NEWPORT — It may be new to Newport, but WGUY radio (102.1 FM) is no new kid on the block.
The station’s signal dates back to the early 1950s and the current operation goes back more than five years and features some of the same music as those early years. As an oldies station, WGUY’s format includes music from the mid-1950s to the early 1970s.
Needing a new base of operations because of a deteriorating building and lack of parking in nearby Dexter, owners Dan and Jocelyn Priestly were eager to accept the offer of Rick Jacques of Newport Glass to construct a new studio on the second floor of his business on Elm Street in Newport. Federal Communications Commission rules allow stations to locate within a specified distance from the town for which they are licensed.
The move was completed in November while the station remained on the air at the Dexter location with one disc jockey and a minimum amount of equipment.
The bustle of the holiday season followed and then came this month’s ice storm, severely delaying any formal announcement of the station’s change of base.
Plans for an open house at the station are still on hold as other events take precedence. During the ice storm, generators kept the station on the air with disc jockeys answering calls from around the state, armed with flashlights and making frequent trips out for coffee.
As the “local station,” WGUY owners and staff want to make their presence known and support local events. The station will sponsor a barbecue and a dance for Newport’s annual Pine Tree Ride-in Feb. 6-8.
Proceeds from the Pine Tree barbecue Saturday and the dance at the community center Saturday night will be given directly to Pine Tree Camp, according to on-air personality Chris Brannigan, better known to Newport residents as Jay Carsley. That donation will be in addition to those brought in to the Sebasticook Valley Snowmobile Club by snowmobilers from throughout the state.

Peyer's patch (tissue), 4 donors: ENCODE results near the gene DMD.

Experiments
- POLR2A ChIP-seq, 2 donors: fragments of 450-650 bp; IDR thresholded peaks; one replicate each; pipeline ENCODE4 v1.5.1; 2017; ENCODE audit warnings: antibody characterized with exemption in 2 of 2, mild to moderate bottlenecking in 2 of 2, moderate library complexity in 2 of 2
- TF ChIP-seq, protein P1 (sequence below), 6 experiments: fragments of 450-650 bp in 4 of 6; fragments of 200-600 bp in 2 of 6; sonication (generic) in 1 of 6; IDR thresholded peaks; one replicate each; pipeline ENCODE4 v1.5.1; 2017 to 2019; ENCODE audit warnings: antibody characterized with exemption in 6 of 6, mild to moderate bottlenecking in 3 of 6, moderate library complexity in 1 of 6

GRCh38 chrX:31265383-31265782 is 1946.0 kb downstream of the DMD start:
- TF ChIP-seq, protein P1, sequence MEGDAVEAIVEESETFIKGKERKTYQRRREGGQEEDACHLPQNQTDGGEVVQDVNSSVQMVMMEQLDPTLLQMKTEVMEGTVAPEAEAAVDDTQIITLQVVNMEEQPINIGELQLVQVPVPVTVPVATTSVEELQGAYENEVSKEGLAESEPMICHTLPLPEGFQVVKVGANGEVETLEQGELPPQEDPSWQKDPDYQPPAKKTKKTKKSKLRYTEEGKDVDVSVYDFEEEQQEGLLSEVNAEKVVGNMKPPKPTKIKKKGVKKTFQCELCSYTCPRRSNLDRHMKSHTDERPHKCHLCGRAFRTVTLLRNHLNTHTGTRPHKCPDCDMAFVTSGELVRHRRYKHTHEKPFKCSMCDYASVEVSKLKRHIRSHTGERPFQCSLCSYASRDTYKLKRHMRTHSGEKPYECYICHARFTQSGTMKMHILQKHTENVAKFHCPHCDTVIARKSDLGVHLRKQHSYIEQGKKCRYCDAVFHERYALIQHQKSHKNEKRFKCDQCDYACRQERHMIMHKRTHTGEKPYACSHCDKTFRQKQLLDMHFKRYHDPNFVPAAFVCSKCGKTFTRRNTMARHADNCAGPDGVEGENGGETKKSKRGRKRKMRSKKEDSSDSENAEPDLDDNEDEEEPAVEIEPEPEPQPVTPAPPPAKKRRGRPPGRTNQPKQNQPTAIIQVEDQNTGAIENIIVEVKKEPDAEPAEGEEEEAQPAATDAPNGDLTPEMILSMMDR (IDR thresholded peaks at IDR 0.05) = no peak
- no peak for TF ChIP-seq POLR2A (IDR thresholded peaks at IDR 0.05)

The radio station has support for their event from local snowmobile dealers, Carsley said.
Although the move to Newport was prompted by need, the positive business atmosphere was an added bonus, Priestly said. Many of the station’s advertisers were already in the Newport area. The 50,000-watt station’s signal reaches from Gardiner to Crystal in Aroostook County, they have discovered from call-ins.
“The fact that all the roads come together here [helps],” Priestly said of the new location. “It shortened my commute.”
“Everyone benefited from this move,” said Carsley, whose work commute also was shortened by the move. The Priestlys live in Bangor, as does one of their disc jockeys, and another lives in nearby Plymouth.
The WGUY staff is particularly proud to offer local on-air broadcasts in contrast to the trend at many stations of accepting satellite-transmitted programming.
“There are more and more buyouts from big corporations,” said Priestly. “We have respectfully denied [offers].”
The decision to broadcast locally was initiated about two years ago, he said. It is apparently one Priestly has not regretted, as it has kept the station on top and maintained a high standard, he said. While many of his competitors change formats from rock to country to oldies on a near-regular basis, Priestly has kept the same oldies format and believes the continuity also maintains his advertisers and listeners.
“I believe we are one of the more viable players in the Bangor market,” said Carsley. “And we’re finding holes in the market that fall within our format.”
The spring, summer and fall are what the WGUY crew calls “remote season.” It’s during that time whent they expect to participate and get better acquainted with their new base of operations through remote broadcasts tied to special events.
“We’ll try to be anywhere we can be,” said Priestly.